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Following the withdrawal from the war in Vietnam and the ensuing Watergate Scandal, the American people’s confidence in their own government suddenly plummeted. In December of 1974, the New York Times had accused the CIA of spying on Americans at home. Following the accusation, Congressional offices began to receive thousands of letters from worried citizens expressing their concerns on how events such as the Watergate Scandal may only be a prelude for future acts that oppose democracy and infringe on their rights.
Feeling that United States intelligence agencies were responsible for the turmoil throughout the country, Senator John Pastore proposed that all US intelligence agencies be investigated for cases of intelligence abuse. With overwhelming support from the rest of the senators, an investigation was subsequently carried out January 21, 1975. The White House followed suit and had also launched their own investigation under the direct supervision of President Gerald R. Ford.
In order to lead the investigation into the activities of the intelligence agencies, the Senate had created an investigative panel known formally as the Special Select Committee to Investigate Intelligence Activities. This panel is more commonly known as the Church Committee, named after its chairman, Senator Frank Church. Eleven members of the committee were drawn into the committee due to the notion of the possibility of domestic spying. Church himself became involved through his interest in the New York Times’ accusation of CIA affairs overseas.
Many cases of intelligence abuse began to surface following the committee’s investigation. According to committee reports, the FBI had been illegally keeping data banks on U. S. citizens including government officials. However, it became apparent that these occasional findings of intelligence “improprieties” were not enough to garner the support of the majority of Congress. This lack of support had inadvertently halted any efforts towards reform in the intelligence communities. In addition to the lack of support, the Church Committee had essentially been stonewalled in its investigations as document request had been repeatedly delayed or outright denied. At the same time, the entirety of Congress had expected the Church Committee to investigate over twenty-five years word of supposed intelligence abuses.
In the summer of 1975, the Church Committee had discovered documents which would allow them to finally present a significant case to Congress. The documents analyzed by the Church Committee revealed that a spy plan, developed by White House Aide Tom Huston, was to be carried out prior to Nixon’s resignation. The plan had called for intelligence agencies to spy on anti-war protestors enough to be considered radical and subsequently detained. Included in the document were plans to commit domestic burglaries, use illegal electronic surveillance methods, and even reviewing the mail of these anti-war protestors. It was revealed during the congressional hearing concerning the Huston Plan that these documents were signed off by Director of Central Intelligence, Richard Helms, and FBI director, John Hoover, confirming that certain intelligence agencies had the intent to abuse intelligence resources and to infringe on the rights of citizens. The exposure of the Huston Plan was the first of many cases in which intelligence agencies had committed intelligence abuse. The committee’s investigation had snowballed, eventually revealing the numerous activities that had occurred without Congressional knowledge such as Project SHAMROCK, where from 1945 until 1975, all telegraphic and electronic communication data entering or exiting the United States was collected and eventually analyzed by the Nation Security Agency (NSA). The project allowed the NSA to monitor “watchlisted” individuals without a warrant, heavily infringing on their 4th Amendment rights. The project was shut down due as a result of Church Committee revelations.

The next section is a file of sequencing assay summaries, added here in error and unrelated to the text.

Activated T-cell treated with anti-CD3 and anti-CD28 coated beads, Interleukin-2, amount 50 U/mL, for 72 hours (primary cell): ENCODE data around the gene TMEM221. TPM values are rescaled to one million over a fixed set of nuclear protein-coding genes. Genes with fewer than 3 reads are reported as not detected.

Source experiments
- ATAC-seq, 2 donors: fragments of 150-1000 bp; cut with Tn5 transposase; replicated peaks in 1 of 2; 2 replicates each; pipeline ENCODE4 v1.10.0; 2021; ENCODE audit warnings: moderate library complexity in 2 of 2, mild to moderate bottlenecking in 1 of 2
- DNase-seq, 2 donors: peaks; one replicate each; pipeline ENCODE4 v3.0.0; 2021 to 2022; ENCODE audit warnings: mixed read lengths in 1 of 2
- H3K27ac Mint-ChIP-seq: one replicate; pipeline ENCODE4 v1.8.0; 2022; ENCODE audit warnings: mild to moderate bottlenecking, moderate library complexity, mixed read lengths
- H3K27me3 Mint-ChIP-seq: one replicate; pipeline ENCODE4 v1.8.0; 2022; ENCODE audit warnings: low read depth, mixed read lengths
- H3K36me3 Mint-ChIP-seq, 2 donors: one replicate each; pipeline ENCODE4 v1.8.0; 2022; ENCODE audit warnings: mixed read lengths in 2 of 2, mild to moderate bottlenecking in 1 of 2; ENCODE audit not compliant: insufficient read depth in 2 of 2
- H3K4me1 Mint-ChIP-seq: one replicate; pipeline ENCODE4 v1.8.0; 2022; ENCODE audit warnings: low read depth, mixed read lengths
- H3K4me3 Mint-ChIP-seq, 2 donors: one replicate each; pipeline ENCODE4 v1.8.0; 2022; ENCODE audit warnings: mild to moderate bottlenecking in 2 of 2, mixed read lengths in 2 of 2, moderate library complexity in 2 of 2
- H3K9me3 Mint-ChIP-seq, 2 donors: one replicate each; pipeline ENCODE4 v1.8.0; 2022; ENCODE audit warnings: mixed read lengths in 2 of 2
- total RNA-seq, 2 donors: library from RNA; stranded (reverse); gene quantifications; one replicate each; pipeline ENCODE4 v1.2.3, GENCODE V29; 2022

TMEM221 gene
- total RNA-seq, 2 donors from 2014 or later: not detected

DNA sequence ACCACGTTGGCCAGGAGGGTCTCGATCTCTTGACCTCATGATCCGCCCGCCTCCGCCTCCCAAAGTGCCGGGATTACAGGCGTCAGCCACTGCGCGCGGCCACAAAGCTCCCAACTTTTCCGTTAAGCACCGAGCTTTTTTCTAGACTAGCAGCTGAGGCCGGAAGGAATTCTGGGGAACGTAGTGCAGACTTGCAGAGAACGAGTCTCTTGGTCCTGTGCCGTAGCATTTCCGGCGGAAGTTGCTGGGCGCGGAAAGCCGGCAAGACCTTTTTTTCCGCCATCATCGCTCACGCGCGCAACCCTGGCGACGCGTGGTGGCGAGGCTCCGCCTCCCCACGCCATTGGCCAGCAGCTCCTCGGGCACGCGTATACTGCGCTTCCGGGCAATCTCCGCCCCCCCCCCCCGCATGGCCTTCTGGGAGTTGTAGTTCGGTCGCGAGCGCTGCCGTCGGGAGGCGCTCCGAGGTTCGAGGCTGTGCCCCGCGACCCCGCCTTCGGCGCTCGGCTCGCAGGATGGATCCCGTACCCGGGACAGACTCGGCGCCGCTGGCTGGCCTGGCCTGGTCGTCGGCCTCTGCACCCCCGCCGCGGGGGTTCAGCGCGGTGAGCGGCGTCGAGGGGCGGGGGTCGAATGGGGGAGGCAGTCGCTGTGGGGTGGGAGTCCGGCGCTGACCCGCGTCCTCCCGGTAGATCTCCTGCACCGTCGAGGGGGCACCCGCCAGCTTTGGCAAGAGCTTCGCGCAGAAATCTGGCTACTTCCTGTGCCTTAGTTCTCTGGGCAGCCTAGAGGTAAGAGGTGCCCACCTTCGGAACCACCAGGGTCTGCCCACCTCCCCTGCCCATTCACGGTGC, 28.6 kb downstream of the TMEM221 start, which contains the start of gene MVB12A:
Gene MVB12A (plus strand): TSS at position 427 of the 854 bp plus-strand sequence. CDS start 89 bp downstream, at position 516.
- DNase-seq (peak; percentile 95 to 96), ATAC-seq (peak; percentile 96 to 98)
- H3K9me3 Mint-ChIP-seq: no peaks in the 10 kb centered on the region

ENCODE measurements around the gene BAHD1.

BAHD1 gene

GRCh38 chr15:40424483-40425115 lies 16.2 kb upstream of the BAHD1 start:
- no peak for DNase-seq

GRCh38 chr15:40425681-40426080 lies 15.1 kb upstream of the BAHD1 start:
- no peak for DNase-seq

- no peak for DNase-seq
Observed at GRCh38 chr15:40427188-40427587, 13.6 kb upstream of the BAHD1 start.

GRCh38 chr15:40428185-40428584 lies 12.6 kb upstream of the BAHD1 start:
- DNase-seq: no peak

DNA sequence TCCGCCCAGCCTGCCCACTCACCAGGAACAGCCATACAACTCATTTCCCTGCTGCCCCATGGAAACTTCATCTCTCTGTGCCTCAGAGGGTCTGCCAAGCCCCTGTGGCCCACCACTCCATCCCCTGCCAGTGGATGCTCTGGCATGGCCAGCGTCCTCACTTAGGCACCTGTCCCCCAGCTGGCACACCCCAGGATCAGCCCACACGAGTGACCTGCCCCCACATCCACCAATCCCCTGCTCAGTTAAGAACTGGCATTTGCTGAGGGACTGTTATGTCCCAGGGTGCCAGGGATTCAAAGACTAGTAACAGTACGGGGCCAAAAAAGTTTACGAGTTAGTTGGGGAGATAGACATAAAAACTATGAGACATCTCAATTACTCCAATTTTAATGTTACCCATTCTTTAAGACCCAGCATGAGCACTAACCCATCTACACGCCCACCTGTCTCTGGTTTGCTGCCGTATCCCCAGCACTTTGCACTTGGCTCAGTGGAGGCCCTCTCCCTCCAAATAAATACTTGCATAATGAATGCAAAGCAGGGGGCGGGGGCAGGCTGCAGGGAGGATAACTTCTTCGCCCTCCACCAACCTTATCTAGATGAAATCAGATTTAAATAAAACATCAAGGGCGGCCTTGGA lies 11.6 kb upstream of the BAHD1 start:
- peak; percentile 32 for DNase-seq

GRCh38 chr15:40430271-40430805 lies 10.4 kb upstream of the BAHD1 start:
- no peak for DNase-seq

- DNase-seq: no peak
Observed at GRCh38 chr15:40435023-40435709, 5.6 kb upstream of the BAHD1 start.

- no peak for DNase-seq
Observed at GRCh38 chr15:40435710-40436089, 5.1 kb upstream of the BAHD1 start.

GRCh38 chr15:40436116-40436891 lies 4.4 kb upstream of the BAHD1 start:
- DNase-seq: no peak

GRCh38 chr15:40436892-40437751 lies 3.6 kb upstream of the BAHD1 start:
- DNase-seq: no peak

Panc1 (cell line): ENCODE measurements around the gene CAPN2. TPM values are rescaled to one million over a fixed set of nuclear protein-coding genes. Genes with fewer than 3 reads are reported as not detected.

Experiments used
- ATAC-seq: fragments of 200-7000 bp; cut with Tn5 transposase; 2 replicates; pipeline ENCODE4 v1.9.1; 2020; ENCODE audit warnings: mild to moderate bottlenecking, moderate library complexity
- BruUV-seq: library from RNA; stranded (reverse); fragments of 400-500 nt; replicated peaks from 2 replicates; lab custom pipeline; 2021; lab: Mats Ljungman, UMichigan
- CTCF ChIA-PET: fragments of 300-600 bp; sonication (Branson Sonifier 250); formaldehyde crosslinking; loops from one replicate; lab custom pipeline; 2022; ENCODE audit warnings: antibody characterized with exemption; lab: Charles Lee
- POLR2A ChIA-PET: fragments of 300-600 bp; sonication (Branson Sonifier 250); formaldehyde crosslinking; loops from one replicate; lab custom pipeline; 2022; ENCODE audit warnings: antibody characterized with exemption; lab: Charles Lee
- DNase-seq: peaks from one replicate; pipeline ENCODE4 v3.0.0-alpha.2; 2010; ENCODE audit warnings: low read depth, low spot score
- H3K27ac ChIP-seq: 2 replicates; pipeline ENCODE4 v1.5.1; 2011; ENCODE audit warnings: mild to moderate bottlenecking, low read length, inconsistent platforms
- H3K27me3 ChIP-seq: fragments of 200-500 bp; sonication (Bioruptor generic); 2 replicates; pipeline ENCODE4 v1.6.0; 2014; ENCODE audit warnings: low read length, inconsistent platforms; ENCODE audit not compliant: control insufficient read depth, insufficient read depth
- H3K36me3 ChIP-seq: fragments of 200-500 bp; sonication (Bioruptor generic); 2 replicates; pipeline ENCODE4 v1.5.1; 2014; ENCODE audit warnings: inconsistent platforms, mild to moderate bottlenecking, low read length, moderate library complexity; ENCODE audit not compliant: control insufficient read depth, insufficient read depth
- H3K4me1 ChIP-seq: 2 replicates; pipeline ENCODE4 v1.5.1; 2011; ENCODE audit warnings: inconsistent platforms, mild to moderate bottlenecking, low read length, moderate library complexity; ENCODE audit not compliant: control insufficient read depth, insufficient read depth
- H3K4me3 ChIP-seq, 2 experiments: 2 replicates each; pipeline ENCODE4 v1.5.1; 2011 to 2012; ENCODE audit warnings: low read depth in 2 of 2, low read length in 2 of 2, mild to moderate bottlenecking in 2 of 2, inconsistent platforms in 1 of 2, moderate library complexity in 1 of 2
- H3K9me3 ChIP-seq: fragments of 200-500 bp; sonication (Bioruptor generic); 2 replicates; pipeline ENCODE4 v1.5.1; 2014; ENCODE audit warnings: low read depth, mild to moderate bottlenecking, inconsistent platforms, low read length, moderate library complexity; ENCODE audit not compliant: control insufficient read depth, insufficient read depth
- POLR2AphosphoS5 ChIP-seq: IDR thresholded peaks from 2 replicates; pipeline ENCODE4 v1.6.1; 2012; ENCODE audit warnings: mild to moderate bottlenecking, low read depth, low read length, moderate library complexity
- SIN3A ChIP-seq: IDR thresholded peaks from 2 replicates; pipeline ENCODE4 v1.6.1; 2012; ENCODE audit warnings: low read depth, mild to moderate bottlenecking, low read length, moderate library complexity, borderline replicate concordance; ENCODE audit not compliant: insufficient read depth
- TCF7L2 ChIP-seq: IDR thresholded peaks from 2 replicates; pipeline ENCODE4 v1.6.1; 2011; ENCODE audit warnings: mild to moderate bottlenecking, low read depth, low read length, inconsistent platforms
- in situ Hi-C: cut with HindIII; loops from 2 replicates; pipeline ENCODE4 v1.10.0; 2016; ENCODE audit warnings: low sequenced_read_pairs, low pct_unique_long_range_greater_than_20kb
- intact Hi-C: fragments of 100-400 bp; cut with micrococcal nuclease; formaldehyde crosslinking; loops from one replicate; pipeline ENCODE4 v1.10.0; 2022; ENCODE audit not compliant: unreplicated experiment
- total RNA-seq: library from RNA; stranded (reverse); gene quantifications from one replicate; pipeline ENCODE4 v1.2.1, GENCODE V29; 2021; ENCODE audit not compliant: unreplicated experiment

The investigations by the Church Committee had made waves within Congress and eventually within the U. S. intelligence community. The numerous acts of intelligence abuse and infringement of rights committed by various intelligence agencies had opened many eyes within the government. The Church Committee had now made it clear that even in the classified world that is the U. S. Intelligence Community, that there had to be some modicum of accountability and oversight. Congress went on to establish dedicated oversight committees that would soon replace all evidently ineffective subcommittees. After securing a leash on their intelligence agencies, Congress had begun to restore public confidence in the government. Intelligence agencies were then made critically aware of their limits and responsibilities and that a misstep or a stray away from statute would bring upon the scrutiny of the aforementioned oversight committees.
In the end, the insistence of Congress to immerse themselves with intelligence activities, in addition to the now cautious intelligence community had created a greater level of professionalism as well as reinforcing both parties’ commitment to the upholding of the constitutional rights of the American people. The efforts of the Church Committee had inadvertently secured the future of American intelligence and established a new sense of determination to preserve liberty at home and abroad.
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